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1-year bar on India

Kuala Lumpur: The Asian Football Confederation (AFC) Wednesday imposed a one-year ban on India hosting any international football tournament after it failed to provide a report on the disputed IFA Shield final which took place in Calcutta last year, reports AFP.

AFC general secretary Peter Velappan said the body was “seriously upset” that Indian officials had not submitted a report on the brawl that erupted during the October 7, 2001, match which was first abandoned and then awarded to East Bengal.

Palmeiras of Brazil were playing against East Bengal in that match.

“Despite numerous reminders and time extensions, the AIFF (All India Football Federation) did not submit the report to the AFC,” said Velappan. The AIFF was also slapped a fine of $5,000.

AFC president Mohamed Bin Hammam warned that the body would not tolerate violence and cheating in Asian football. “As we reward teams that are doing good for football, we also need to eliminate people who misuse the law.”

AIFF in the dark

A Staff Reporter in Calcutta adds: Contacted in Goa, AIFF secretary Alberto Colaco said he was yet to officially hear about the development. “The AIFF president (Priya Ranjan Das Munshi) is attending an AFC meeting in Kuala Lumpur, but I have not heard anything about this.

“If the ban is imposed, we will definitely appeal against it. But if the ban does come into effect, I don’t know whether it will be applicable to hosting international events featuring national teams or club teams,” said Colaco.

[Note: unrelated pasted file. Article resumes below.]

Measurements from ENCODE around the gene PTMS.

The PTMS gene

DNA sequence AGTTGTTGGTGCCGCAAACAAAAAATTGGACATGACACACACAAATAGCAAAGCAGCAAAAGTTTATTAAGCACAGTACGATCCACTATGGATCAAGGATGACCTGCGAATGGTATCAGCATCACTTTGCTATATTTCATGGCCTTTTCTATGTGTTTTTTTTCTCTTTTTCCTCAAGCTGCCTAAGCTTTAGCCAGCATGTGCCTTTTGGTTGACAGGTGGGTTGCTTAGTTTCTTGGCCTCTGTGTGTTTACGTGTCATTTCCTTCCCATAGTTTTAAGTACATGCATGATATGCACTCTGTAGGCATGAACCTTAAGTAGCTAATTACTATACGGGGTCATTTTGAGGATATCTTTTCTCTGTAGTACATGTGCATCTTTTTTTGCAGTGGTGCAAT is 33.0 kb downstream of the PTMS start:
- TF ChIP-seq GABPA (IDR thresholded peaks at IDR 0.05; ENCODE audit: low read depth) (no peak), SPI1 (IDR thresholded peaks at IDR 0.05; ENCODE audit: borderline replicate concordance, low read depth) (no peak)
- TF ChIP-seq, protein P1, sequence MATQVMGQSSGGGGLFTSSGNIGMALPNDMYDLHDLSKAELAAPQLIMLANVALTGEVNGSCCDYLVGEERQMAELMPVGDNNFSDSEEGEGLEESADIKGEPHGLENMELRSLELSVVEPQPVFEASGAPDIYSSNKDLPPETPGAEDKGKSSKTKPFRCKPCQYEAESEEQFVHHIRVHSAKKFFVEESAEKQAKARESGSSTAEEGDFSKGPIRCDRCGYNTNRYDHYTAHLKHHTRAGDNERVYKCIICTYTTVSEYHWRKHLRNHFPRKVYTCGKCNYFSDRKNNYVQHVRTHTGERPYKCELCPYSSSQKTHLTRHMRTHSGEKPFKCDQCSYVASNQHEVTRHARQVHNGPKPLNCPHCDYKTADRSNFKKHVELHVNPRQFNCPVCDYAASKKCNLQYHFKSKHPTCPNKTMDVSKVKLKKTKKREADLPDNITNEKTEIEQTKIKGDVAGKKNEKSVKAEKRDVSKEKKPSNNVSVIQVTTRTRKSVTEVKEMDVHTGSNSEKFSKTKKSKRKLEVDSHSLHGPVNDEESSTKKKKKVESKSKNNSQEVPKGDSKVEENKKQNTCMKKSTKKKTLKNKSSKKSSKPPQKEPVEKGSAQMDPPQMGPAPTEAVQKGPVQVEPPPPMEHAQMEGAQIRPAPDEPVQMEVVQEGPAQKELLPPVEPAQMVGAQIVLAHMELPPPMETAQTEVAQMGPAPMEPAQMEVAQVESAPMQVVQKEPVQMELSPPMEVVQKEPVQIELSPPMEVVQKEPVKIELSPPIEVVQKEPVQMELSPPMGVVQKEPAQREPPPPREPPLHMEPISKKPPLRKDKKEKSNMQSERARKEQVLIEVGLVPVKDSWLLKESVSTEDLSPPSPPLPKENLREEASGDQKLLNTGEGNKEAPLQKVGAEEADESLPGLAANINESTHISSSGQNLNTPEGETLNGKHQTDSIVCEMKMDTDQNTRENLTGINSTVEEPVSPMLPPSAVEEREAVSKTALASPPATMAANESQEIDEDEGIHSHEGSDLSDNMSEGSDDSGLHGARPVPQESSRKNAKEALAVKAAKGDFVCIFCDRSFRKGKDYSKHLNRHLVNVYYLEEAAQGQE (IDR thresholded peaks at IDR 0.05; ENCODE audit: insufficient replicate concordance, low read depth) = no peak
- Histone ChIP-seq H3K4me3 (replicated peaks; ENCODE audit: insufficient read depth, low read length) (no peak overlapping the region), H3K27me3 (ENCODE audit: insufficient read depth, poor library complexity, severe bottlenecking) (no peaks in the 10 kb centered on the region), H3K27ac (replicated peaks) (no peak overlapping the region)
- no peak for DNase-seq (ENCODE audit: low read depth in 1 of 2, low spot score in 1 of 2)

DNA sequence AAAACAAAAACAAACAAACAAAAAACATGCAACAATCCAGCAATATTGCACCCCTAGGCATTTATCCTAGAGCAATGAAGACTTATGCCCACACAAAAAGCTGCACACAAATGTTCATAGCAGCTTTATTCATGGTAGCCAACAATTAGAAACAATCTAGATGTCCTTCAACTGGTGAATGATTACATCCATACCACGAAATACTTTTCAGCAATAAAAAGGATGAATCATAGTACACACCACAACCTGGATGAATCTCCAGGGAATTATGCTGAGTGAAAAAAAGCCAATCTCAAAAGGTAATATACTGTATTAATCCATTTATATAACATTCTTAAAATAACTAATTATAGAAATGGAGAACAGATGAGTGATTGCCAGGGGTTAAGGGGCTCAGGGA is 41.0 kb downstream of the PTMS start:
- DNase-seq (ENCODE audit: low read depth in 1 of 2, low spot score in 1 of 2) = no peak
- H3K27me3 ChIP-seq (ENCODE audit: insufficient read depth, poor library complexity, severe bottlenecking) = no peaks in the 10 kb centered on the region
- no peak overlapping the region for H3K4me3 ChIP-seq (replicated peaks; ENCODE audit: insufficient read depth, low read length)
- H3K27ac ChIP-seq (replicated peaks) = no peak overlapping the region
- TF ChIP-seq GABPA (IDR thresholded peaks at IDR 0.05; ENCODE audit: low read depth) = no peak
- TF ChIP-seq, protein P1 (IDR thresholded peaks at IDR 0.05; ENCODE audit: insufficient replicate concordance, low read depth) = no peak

India was supposed to host at least one international tournament early next year, it was announced at a press conference here recently.

The meet was expected to be sponsored by LG. If the AFC ban is imposed, that tournament will certainly have to be scrapped.

“Right now, I am in no position to comment on this,” said Colaco. “But as far as the AFC Champions League (featuring top clubs from each country) is concerned, it is supposed to be held in a mandatory home-and-away basis, and I hope Indian teams will not be barred from taking part in it.”

A source in the federation said that the AIFF could not submit any report because it “failed to convene a meeting on this issue in time.”

The IFA, which had awarded the controversial match to East Bengal, is trying to steer clear of the controversy, as usual. “We followed all instructions of the AIFF in this regard,” said IFA joint secretary Ranjit Gupta.

“We sent a report to the AIFF on the incident soon after the match. I also appeared before the three-member inquiry committee set up by the AIFF and submitted necessary documents,” Gupta maintained. “But as of now, even I am yet to hear about this officially.”

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